Ten years later, Foursquare is still making a case for location-sharing tech.

The company known for popularizing the digital check-in at SXSW a decade ago now is showing off a new, experimental feature that takes advantage of all of the company’s location data. It’s called Hypertrending, and it’s launching now in Foursquare’s apps for SXSW attendees in Austin (you have to shake your phone to access the feature).

Hypertrending is essentially a real-time heat map that lets you see where people are at any given moment. It’s all anonymized, so you can’t see the location of any one individual, but the idea is to give users a window into where the masses are — something that could be useful for the thousands of people who descend on Austin for SXSW.

“Hypertrending is a top-down view of all the places and phones that Foursquare knows about in Austin,” Foursquare founder and former CEO Dennis Crowley writes in a blog post. 

Foursquare's new "Hypertrending" tool.

Foursquare’s new “Hypertrending” tool.

Image: foursquare

“The ‘Map’ view gives you a real-time look at how people are spread throughout the city – each dot represents a different place, the size of each dot corresponds to the number of people at each place, and each color represents a different type of place. If you see it on the map, you’re seeing it live.”

All this location data in’t just based off Foursquare’s own apps, by the way. It also pulls data from third-party apps that use its platform (it allows apps like TouchTunes to use its location data), although Foursquare isn’t disclosing which apps are part of Hypertrending. Data from these apps enables Foursquare to get an up-to-the-minute read on where people are at any given time, Crowley says.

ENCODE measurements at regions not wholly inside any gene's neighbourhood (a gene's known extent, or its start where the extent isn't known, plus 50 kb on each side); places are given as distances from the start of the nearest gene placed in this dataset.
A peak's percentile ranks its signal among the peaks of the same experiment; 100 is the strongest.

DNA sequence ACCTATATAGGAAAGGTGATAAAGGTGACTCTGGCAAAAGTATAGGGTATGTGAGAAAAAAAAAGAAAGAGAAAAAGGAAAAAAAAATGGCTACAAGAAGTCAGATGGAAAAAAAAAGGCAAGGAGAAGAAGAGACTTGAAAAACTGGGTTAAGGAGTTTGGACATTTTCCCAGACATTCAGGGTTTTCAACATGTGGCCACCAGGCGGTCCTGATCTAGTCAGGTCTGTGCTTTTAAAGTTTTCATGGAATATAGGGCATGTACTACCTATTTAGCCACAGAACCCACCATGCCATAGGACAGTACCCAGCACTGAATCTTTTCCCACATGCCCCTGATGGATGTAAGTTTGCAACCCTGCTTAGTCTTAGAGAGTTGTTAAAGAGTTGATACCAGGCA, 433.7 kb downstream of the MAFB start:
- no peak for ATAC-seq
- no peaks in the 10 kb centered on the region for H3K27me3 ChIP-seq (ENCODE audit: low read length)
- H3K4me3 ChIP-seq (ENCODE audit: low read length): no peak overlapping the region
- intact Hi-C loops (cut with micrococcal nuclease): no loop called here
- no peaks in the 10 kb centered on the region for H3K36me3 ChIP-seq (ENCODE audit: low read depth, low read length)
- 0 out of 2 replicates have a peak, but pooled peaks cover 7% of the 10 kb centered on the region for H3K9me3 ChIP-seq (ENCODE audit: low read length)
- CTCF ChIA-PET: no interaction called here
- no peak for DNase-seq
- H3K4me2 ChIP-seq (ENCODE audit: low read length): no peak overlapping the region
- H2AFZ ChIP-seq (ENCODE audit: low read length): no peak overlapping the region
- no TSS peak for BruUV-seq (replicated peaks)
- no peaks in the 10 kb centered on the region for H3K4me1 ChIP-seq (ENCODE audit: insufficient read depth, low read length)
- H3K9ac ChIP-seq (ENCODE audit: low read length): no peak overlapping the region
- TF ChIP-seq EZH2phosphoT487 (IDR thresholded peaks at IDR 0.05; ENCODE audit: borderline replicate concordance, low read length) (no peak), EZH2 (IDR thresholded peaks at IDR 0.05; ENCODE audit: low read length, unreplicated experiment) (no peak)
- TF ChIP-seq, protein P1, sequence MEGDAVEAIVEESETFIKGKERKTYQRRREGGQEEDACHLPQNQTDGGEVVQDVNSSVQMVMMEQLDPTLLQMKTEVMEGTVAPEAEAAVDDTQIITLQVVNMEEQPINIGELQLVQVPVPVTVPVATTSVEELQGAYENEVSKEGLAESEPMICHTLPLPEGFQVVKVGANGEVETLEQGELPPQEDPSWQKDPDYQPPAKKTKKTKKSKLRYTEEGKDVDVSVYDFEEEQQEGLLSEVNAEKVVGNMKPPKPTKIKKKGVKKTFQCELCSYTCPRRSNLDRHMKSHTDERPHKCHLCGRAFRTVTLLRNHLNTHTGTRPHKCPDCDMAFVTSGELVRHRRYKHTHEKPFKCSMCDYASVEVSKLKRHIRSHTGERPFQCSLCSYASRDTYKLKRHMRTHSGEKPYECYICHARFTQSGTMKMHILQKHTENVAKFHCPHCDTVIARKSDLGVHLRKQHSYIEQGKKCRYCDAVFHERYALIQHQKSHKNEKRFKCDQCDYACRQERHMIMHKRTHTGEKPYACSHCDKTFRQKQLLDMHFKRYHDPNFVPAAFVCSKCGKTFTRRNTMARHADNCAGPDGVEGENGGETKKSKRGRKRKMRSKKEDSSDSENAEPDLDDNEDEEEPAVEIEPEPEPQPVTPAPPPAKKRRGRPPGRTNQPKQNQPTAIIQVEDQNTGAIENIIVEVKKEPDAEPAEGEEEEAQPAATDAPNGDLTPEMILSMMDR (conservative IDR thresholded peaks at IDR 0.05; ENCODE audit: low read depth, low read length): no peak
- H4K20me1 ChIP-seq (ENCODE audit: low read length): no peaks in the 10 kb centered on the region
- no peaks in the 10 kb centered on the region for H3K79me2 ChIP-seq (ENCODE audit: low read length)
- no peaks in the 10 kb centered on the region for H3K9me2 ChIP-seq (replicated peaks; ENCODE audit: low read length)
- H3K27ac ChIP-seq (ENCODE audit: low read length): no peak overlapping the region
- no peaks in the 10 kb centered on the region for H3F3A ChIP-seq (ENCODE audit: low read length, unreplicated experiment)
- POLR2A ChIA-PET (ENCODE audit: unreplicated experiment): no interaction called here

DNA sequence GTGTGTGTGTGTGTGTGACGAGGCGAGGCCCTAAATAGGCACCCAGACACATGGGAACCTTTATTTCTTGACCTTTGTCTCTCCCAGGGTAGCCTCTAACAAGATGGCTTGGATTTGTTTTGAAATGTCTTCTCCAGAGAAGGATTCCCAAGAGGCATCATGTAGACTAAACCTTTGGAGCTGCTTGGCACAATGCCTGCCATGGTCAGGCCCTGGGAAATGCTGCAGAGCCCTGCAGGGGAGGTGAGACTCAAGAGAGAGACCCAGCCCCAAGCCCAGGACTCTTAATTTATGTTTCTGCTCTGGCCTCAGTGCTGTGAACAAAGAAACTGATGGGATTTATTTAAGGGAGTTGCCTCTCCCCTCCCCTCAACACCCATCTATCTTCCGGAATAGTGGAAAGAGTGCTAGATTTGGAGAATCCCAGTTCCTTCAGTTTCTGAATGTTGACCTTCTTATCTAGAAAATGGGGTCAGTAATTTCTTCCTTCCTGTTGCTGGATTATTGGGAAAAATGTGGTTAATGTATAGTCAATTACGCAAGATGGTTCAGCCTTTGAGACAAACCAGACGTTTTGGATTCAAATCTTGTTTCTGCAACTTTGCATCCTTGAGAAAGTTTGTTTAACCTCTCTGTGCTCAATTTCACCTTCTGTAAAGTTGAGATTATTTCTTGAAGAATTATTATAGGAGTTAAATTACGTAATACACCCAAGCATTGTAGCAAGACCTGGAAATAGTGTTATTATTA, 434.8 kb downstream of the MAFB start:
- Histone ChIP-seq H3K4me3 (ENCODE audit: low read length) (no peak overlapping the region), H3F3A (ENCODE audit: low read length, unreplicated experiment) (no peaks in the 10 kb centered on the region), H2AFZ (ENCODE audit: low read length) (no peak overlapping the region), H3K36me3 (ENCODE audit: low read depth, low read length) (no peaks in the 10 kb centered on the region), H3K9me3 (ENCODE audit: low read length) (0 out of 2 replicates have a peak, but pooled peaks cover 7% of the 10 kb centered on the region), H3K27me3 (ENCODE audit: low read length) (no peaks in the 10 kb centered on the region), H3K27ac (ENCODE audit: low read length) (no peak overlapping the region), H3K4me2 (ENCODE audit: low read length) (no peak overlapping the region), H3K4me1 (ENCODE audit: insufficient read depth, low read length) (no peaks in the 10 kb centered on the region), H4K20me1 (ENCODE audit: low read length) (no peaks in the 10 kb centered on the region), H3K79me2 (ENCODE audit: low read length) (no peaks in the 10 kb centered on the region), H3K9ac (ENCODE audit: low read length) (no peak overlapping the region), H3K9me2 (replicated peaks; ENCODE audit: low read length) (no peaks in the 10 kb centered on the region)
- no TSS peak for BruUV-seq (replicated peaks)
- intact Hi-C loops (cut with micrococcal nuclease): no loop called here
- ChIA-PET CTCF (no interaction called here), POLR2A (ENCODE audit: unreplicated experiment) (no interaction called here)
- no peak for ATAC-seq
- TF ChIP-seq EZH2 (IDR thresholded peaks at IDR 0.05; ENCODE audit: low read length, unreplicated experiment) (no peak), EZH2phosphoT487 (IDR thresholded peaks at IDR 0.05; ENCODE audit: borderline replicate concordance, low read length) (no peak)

If you think the idea of real-time location sharing is, well, kind of creepy, you’re not alone. Crowley says the company is well aware that Hypertrending is “provocative.” He notes that potentially “sensitive” locations, like residences, are excluded from Hypertrending. 

“We’re aware that Hypertrending walks a fine line between being ‘creepy’ and ‘cool,'” he writes. “That’s why we decided to make the Hypertrending demo available only in Austin, only during SXSW, and we currently have no plans to launch it to a larger audience after SXSW.”  

Instead, he says the company is showing off Hypertrending now in order to show what might be possible in the future. “Our hope is that the demo piques the interest of developers and entrepreneurs and inspires them to build things we can’t even imagine using our tools, technology, and data platform.”

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